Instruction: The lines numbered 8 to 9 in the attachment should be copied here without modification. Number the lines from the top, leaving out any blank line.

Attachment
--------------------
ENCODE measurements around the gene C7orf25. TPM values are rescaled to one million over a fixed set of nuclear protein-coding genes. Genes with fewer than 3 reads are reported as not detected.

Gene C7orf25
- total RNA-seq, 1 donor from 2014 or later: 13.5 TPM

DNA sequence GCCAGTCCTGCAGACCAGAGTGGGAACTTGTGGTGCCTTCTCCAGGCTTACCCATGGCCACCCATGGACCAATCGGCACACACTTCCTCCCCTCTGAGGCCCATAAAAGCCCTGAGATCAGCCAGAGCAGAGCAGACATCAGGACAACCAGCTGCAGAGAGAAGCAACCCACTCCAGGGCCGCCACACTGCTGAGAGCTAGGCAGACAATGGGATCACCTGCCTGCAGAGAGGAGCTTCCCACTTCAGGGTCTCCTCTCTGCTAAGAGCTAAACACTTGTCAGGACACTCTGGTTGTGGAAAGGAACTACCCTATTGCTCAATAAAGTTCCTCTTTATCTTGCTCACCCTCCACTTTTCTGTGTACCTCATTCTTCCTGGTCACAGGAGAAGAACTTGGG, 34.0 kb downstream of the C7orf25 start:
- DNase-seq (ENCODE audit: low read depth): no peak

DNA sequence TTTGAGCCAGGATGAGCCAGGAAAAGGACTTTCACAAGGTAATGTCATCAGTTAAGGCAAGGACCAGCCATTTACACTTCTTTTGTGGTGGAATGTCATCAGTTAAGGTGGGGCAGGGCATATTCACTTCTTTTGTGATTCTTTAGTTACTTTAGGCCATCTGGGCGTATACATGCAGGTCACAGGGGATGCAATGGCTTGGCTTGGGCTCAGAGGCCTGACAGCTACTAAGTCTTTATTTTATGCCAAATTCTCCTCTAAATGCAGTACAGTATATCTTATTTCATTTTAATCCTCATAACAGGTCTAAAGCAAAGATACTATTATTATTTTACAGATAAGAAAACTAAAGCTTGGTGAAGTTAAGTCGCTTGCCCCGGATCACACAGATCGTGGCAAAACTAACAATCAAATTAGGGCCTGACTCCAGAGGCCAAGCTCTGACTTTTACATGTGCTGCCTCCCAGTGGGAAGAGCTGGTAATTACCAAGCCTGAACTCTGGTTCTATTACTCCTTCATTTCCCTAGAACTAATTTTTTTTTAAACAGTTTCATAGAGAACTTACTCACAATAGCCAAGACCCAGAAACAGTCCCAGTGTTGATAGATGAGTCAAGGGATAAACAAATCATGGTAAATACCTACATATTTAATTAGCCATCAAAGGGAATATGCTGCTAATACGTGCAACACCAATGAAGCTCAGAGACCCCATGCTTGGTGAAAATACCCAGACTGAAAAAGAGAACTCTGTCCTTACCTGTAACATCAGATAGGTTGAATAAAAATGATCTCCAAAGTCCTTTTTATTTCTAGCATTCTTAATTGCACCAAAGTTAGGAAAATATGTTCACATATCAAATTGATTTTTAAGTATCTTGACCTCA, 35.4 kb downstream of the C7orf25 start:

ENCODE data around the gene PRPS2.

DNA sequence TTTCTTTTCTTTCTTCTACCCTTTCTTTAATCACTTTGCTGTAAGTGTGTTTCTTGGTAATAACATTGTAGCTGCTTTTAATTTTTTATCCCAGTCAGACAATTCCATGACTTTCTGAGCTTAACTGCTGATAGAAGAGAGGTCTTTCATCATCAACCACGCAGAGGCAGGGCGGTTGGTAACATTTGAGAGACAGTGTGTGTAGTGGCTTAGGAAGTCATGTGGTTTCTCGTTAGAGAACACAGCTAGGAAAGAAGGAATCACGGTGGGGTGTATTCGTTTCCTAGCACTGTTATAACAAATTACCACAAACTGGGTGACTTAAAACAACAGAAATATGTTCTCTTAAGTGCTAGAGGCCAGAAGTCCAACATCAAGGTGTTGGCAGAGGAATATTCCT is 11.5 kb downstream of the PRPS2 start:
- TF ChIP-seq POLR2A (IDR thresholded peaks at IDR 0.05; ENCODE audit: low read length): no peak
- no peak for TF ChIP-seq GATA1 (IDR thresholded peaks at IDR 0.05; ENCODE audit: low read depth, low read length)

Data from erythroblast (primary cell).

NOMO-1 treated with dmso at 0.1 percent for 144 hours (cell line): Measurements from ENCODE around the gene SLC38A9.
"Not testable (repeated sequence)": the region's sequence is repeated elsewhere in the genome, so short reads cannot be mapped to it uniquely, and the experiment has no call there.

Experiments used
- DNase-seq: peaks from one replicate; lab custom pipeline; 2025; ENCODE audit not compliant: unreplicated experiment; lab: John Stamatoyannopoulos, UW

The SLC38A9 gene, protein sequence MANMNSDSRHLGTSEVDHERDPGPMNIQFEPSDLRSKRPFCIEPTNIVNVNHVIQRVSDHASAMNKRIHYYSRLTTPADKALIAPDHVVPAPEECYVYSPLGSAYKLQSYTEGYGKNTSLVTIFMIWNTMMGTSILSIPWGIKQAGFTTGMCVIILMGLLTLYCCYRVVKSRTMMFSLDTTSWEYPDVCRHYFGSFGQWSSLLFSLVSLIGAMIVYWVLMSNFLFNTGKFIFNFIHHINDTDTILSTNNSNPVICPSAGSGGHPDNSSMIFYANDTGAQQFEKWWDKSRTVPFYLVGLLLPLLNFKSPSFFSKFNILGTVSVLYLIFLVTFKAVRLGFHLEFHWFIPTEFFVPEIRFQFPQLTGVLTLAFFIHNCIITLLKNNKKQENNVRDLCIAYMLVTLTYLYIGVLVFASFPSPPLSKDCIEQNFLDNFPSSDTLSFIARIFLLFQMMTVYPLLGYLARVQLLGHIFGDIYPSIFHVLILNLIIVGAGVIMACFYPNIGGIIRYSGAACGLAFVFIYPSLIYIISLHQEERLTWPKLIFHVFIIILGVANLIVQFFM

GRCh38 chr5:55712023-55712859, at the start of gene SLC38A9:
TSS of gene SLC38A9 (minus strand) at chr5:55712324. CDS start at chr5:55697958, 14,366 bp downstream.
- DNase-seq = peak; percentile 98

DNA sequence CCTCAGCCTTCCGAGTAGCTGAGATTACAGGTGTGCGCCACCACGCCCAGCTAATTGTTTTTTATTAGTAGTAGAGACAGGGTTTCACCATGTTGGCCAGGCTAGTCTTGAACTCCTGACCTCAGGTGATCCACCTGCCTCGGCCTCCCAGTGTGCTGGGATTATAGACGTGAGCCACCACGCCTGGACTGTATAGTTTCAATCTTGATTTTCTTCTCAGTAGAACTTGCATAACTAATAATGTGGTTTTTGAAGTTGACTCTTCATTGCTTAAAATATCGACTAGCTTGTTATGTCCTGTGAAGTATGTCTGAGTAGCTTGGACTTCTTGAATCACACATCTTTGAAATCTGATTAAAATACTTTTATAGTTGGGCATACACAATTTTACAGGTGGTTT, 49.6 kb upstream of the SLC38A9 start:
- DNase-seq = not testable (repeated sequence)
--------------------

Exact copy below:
DNA sequence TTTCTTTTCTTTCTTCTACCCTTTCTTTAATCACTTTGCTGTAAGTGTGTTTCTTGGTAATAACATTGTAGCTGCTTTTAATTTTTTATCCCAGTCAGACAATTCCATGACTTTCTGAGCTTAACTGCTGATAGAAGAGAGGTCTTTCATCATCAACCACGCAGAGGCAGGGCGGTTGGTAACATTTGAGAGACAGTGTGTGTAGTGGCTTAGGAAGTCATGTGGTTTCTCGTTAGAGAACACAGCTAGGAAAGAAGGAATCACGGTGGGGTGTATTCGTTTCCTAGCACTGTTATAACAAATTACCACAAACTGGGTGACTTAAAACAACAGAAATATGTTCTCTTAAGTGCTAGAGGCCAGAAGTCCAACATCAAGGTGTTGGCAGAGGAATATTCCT is 11.5 kb downstream of the PRPS2 start:
- TF ChIP-seq POLR2A (IDR thresholded peaks at IDR 0.05; ENCODE audit: low read length): no peak